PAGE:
Mistake #4:  Too much practice (unfocused) practice

Surprisingly, you don't need to practice every day with your hands on the piano.  Furthermore, you need to realise that you have two choices:  do you become a technician, or a musician.  These are the only two options.  If you wish to become a technician, then study 3-5 hours every single day; pain your hands into executing every single scale, major and minor, every arpeggio of the 5 main chord types (major, minor, major 7, minor 7, minor-major 7), with both hands, at phenomenal speed.  This will not make you a pianist, this will create a robot out of you; a heartless, musical-less machine.  A musician, on the other hand, lives.  He develops his technique in accordance with his needs.  If you wish to become a concert pianist, plan your year into months and your months into weeks and your weeks into days.  This way, your energy is spread out yet never wasted and your playing will become more emotional.  Your technique and technical abilities will grow in harmony with your repertoire and desires, rather than a manic urge to become a technician who never lives and who can't actually play the piano, just use it.  What a loss.

Mistake #5:  Not learning to sight-read because it takes too much effort

Sight-reading is not boring.  Sight-reading is actually an insight into the great mind of the composer.  Once you start to realise that studying a score is just like having a conversation with the genius who wrote the music, it becomes less of a chore and more of an exciting activity.  You love a Chopin piece but you don't read music so well?  No problem, go online and watch a tutorial on YouTube for how to play it.  Memorise the notes and internalise it.  Great.  You can now 'play' that Chopin piece.  Now what?  Go and watch another video and learn another piece?  If this is your intention, stop now.  You are making a piano cry!  Get any recommended sight-reading book, preferably one with flash-card type practice bars, and progress through it every day, every week, every month for a good solid year.  During your studies, spend some time with Chopin, Liszt or Beethoven.  You don't realise it yet, but they are telling you how to play their music.  They are talking to you: "Dear student, use the pedal here unlike that YouTube video you watched"  "My great student, play this trill more slowly and get louder; this is what I heard when I wrote it, so please do it".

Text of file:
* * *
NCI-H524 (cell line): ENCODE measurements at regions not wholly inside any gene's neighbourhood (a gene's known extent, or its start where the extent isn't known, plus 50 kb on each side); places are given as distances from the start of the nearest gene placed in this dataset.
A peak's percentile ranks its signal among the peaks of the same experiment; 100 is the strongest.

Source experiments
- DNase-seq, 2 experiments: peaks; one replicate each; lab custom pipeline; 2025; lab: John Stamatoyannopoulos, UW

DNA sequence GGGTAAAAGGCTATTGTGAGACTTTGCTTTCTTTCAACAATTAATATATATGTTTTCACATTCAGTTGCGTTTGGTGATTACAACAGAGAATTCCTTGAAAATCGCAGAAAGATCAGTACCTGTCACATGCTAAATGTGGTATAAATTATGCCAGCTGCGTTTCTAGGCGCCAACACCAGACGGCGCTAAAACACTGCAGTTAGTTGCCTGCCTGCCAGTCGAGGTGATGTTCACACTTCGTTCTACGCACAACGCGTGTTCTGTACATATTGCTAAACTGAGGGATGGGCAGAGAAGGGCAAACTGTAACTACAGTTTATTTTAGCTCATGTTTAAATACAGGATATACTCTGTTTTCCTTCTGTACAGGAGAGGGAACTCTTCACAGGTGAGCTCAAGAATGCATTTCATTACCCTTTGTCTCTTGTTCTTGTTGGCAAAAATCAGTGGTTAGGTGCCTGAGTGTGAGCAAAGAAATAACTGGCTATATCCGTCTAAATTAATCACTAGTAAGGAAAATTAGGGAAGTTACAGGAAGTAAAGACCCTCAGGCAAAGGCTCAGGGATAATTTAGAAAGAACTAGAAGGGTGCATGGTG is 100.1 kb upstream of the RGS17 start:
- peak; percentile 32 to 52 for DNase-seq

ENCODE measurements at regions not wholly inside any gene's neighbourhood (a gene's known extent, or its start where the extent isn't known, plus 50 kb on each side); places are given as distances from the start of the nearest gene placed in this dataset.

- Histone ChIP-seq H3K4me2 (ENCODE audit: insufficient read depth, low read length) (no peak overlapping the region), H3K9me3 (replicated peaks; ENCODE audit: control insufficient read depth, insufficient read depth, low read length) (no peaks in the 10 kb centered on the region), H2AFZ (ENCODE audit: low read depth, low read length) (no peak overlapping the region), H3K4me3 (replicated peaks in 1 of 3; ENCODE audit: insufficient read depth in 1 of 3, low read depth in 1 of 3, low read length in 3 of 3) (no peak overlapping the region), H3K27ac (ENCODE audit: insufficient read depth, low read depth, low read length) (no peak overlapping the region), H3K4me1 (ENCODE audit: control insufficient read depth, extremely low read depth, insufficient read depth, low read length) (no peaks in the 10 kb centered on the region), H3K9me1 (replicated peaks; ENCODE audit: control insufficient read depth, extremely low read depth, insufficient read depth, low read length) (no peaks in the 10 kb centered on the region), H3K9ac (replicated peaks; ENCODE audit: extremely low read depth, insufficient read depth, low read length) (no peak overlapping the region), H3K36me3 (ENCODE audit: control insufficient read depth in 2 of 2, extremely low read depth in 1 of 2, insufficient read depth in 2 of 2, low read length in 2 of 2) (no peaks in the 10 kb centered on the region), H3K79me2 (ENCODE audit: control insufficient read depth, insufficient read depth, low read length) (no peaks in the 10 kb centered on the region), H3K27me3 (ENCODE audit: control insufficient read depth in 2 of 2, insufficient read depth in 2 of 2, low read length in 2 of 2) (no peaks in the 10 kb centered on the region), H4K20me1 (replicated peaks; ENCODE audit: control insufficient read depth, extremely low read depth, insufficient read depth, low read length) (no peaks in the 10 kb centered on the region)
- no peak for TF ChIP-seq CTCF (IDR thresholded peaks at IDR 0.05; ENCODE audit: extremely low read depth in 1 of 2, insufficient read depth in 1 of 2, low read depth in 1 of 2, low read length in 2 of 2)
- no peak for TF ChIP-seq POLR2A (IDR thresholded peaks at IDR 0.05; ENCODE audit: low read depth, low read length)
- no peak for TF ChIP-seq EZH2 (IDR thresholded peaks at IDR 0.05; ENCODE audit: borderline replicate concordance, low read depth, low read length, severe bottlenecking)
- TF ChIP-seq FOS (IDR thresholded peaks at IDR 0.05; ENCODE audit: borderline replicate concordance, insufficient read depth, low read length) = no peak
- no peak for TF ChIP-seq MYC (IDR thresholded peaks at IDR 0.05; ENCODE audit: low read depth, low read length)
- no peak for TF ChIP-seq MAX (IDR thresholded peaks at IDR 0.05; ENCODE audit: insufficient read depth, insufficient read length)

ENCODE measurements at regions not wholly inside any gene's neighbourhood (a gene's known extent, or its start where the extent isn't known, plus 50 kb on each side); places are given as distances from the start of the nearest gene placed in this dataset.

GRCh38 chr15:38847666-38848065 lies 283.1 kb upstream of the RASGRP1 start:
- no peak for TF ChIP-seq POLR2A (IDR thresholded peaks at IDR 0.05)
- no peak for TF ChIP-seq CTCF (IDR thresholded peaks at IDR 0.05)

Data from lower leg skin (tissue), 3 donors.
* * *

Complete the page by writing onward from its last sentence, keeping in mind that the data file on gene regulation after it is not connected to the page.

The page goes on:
Think about it.

Hopefully this blog entry was useful for you.  Please feel free to comment, share or send me a comment using the form to the left if you wish to appear in the People, Promotions or Support page(s).  Liking the FB Community Page would be marvellous!